Volunteer in a Way That is Meaningful for Your Kids


Other than keeping them alive, the most important part of my job as a mom is to raise good people. And in my book, good people are grateful for what they have and find ways to “give back” to the greater good whenever possible. But let’s get real–it’s hard to find a way to volunteer with kids that is actually helpful to the cause and in a way that makes sense to them. Through trial and error, I’ve discovered some great ways to volunteer with my kids.

Buddy Brigade (@teambuddybrigade on Facebook and Instagram) 

A friend told me about this volunteer group, which was started by a boy and his family (at age 7?!) to show that kids can make a positive difference in the world around them through activism, action & kindness. They get kiddos (and their parents) together about ten times a year for service-related activities that are explicitly KID-FRIENDLY! Recent examples include: touring Nurses for Newborns and participating in a donation drive, visiting the headquarters of Tiny Superheroes and helping package capes for shipping, and collecting stuffed animals for The Little Bit Foundation and touring their facilities. 

We’ve participated in a few events, and I love how they prepare the kids. They explain the various organizations on the kids’ level so that they understand who they are helping and why. And they make it age-appropriate and FUN for the kids.

Rise Against Hunger

A few years ago, some good friends brought this organization to our attention and hosted an event locally. Volunteers package shelf-stable meals to be transported and delivered across the world to vulnerable populations. Kids as young as four can help measure out the dry ingredients (rice, soy, dried vegetables) and other tasks along the assembly line. It’s a concept they can understand (feeding the hungry), and the organizers make it fun for kids to volunteer — they get to take turns ringing a gong for every 100 meals packaged.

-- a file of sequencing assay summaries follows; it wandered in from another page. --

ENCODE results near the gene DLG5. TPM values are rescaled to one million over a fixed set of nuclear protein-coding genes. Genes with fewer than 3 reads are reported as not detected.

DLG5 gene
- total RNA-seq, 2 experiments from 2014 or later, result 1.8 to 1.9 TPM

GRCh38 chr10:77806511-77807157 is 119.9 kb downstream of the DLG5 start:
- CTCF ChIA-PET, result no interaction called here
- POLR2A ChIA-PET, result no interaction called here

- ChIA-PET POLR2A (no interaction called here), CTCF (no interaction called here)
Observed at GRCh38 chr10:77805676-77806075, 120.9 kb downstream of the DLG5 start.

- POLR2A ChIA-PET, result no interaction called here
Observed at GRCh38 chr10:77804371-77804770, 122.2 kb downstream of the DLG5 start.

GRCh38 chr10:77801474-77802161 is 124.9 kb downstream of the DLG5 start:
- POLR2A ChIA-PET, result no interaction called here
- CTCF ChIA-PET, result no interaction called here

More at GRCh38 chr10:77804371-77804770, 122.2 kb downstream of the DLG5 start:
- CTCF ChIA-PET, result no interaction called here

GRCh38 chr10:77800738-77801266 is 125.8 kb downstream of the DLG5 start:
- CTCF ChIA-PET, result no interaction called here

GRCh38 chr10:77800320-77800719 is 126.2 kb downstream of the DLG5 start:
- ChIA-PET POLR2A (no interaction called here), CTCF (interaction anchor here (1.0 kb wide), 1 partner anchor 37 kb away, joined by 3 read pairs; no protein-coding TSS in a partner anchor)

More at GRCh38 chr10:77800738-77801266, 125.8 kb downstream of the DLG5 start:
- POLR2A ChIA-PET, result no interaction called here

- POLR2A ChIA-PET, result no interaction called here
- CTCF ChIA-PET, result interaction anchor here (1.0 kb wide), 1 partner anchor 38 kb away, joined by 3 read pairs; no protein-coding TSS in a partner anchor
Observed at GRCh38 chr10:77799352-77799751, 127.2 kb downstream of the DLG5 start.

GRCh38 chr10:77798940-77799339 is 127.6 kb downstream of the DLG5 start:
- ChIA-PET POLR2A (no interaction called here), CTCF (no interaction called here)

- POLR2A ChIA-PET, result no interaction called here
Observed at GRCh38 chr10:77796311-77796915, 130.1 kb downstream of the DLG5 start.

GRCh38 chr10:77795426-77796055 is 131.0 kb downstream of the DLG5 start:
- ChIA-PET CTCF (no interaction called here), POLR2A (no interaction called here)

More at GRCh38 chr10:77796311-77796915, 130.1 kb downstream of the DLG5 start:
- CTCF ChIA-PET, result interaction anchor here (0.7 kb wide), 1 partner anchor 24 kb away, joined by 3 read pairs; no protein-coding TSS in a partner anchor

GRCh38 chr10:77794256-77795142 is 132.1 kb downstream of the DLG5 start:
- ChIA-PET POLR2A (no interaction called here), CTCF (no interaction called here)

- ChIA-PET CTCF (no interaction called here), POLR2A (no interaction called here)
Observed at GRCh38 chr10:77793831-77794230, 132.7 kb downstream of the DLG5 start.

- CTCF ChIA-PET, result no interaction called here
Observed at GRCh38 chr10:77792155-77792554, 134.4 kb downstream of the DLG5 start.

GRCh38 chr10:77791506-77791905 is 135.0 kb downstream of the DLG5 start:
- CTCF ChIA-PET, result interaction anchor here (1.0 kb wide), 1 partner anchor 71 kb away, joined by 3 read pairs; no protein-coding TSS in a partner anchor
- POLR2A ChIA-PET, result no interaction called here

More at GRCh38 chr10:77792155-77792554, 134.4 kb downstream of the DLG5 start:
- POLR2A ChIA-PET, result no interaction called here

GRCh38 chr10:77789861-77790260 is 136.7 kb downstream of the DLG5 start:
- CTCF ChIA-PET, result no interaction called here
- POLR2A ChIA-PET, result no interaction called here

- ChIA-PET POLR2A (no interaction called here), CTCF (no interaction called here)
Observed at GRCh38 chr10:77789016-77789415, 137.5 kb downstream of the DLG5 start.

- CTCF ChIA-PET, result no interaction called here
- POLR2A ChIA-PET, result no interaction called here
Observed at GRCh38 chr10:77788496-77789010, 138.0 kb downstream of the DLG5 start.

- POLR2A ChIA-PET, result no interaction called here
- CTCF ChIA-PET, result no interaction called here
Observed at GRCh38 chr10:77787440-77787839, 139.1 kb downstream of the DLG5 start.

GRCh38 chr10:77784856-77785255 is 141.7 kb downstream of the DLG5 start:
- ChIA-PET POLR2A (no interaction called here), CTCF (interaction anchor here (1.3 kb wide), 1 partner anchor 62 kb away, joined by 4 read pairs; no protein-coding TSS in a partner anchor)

While this is a specific opportunity that requires someone from the local community to facilitate the event, look into other local organizations that provide food assistance, and you’d be surprised how many are open to kid participation.

Don’t Forget About Built-In Service Opportunities!

There’s a lot of pressure on parents these days to do all the heavy lifting when teaching these values to our kids, so I’ve opted for service-focused extracurriculars to take advantage of built-in opportunities. Boy Scouts and Girl Scouts are great examples. I know, I know, organizational politics aside… these groups are organized on the local level (your kid is in a troop comprised of their classmates and led by parent volunteers) and provide endless volunteer opportunities to serve in your local community — in the two years my kids have been involved in scouting, they have participated in food and personal hygiene drives, picking up litter, and visiting with residents of nursing homes. My kids are also involved in the children’s program through our church, where they have opportunities to learn about and donate their own money to ministries and participate in kid-friendly service projects, often alongside parents for a family serving experience.

While it takes some effort to find the opportunities, it is possible to volunteer with your kids in a way that’s fun and accomplishes your goal of teaching them to be good people!